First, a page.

If there was ever such a thing as the polar opposite of a guardian angel, Apocalypse Now was surely being watched over by the most daemonic hell-beast ever to besiege a film set with the steadfast aim of not only crafting a failure but killing everybody involved in the process. The internet is showered with reels of outtake footage and accompanying comments sections, chocked full with remarks along the lines of “how do these blessed bastards get paid for this?”.
On the flip side of that lucky lark-about coin are beleaguered movie productions so nightmarish in the making that it would seem if Dante was to rework his Inferno for modern times, then filmmaking would surely be reserved as a circle of hell — and it would be the Heavens to Betsy hellfire of Apocalypse Now from whence he drew his literary inspiration.
Aside from a wildly overweight Marlon Brando showing up and trying to derail the whole thing simply to stretch out his per-day pay packet, to Martin Sheen nearly dying on multiple occasions, cyclones and the real war peppering the production with palavas aplenty, the crew were even arrested by the Philippines police force for grave robbing.
Perhaps this whole folly in the pit of despair was befitting considering that the movie attempts to transpose Joseph Conrad’s troubled novella The Heart of Darkness. In fact, in order to ensure that Colonel Kurtz layered had a genuinely apocalyptic feel, it would seem that production designer Dean Tavoularis did his best to recreate hell on earth itself. Central to this was, of course, the presence of the undead.
When Sheen’s wife arrived on set just prior to the shooting of the Kurtz lair grand finale, she was naturally worried about the health of her husband given that he had already suffered a heart attack, almost severed a finger and then almost got blown to bits in an explosion. Thus, when she smelt the foul cacophony of scent emanating from the set, she stormed towards co-producer Gary Frederickson and exclaimed: “You’ve got to clean this up,” she demanded, according to writer Robert Sellers. “It’s a health risk. I won’t allow Marty to work here.”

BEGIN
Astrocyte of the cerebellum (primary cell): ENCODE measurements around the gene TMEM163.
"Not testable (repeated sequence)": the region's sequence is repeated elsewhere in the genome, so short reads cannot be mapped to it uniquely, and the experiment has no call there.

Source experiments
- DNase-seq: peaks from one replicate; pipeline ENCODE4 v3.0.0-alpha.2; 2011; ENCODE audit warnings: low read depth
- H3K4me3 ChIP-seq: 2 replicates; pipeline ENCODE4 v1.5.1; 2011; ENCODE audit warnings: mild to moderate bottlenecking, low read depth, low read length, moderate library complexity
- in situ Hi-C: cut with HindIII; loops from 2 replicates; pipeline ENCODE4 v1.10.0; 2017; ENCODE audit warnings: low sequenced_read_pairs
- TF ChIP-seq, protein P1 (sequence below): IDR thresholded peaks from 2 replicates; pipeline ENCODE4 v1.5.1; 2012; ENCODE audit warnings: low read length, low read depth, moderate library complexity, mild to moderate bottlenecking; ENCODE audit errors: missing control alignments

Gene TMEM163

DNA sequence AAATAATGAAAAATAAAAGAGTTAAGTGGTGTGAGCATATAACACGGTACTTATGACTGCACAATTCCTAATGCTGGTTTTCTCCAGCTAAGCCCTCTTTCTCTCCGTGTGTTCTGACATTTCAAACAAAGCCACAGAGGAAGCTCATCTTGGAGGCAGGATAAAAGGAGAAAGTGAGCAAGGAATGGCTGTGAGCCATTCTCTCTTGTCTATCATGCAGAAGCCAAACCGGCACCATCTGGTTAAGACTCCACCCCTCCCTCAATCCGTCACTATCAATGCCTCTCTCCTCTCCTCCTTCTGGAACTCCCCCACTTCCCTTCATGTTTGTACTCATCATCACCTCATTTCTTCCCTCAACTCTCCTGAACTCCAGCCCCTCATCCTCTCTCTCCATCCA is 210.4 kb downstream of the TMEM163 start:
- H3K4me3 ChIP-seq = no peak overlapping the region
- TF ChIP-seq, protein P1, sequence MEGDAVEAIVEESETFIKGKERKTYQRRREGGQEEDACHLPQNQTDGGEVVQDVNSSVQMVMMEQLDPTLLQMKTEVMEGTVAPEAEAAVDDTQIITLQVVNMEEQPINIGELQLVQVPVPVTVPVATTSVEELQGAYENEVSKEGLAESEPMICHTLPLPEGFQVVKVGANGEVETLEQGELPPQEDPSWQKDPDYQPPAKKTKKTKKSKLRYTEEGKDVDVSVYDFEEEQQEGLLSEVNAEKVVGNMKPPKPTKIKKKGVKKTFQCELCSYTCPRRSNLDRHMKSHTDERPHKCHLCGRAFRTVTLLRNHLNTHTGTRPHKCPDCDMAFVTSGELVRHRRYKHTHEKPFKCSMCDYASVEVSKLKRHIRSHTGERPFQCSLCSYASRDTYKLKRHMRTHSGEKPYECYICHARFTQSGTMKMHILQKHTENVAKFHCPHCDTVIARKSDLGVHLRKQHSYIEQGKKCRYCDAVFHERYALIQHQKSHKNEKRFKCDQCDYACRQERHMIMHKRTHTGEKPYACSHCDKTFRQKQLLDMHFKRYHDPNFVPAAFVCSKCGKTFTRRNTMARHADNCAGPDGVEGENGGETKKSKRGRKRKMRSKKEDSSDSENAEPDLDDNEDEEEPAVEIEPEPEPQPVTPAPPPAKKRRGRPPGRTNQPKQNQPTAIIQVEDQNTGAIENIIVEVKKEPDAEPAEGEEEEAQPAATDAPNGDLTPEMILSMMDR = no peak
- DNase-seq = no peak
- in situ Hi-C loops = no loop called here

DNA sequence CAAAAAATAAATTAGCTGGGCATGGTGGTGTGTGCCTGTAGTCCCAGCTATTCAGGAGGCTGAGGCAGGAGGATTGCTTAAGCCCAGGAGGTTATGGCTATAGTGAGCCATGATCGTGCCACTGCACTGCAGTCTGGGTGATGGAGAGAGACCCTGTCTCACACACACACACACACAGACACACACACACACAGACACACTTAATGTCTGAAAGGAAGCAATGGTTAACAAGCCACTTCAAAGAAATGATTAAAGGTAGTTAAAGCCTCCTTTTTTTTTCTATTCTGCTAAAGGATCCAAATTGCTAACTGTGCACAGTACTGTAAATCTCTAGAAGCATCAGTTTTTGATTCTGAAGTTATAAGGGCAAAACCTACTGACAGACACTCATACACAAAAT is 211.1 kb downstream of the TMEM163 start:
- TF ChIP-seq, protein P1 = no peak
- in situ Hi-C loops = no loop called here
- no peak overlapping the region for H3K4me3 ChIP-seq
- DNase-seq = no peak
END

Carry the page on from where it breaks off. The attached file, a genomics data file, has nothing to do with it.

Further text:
Frederickson, distracted by a million other travesties, didn’t know it was that bad—his nostrils soon let him know otherwise. He told Tavourlis: “They’re complaining about you, there are dead rats in there.” This was literally true, and the unmoved designer simply replied: “That’s intentional, it gives it real atmosphere.” His prop assistant then fatefully muttered, “Wait till he hears about the dead bodies.” Frederickson’s eyebrows rocketed skywards and threatened to knock Sputnik out of orbit, “What!” he naturally cried.
Frederickson set about investigating this claim immediately. He had heard the rumours, everyone had, but he didn’t believe them—why the hell would he? He discovered the stack of bodies laid out behind the canteen. “You guys are nuts, where did these come from. We’ve got to get rid of this immediately.” But Tavourlis protested: “No, no, they’ll be very authentic, we’ll have them upside down in the tress.” People everywhere seemed to have lost sight of the fact that they were making a movie. As Francis Ford Coppola said himself: The way we made it was very much like the way the Americans were in Vietnam. We were in the jungle. There were too many of us. We had access to too much money, too much equipment, and little by little, we went insane.”
When it came to Tavourlis, this madness manifested itself when he decided to purchase bodies apparently used for medical school autopsies. However, as the old Filipino saying goes, “A man selling dead bodies in the back streets has usually acquired them by unscrupulous means.” As it turns out, somewhat predictably from the outside looking in, this phantom medical school supplier was actually an old school certified grave robber.
When the police arrived, they seized every single member of cast and crews passports because of the fact that the bodies were unidentified and there was no way of knowing whether they had a rampant serial killer in their midst hiding in plain sight among the madness of a cinematic drug-fest in the jungle. The police promptly surmised what had happened and concluded that all the killing on the set had been fictional.
Then, as Sellers writes, a huge truck showed up and soldiers started loading the bodies inside. “Where do we take these,” one of them asked Frederickson. “I don’t know? The cemetery?” But nobody was willing to pay for a body to be buried twice, so the soldier simply replied: “Don’t worry, we’ll dump them somewhere.” And they drove away. Frederickson concludes: “I don’t know what they did with them. So for the scenes in the movie, we had extras hanging from trees, not dead bodies.”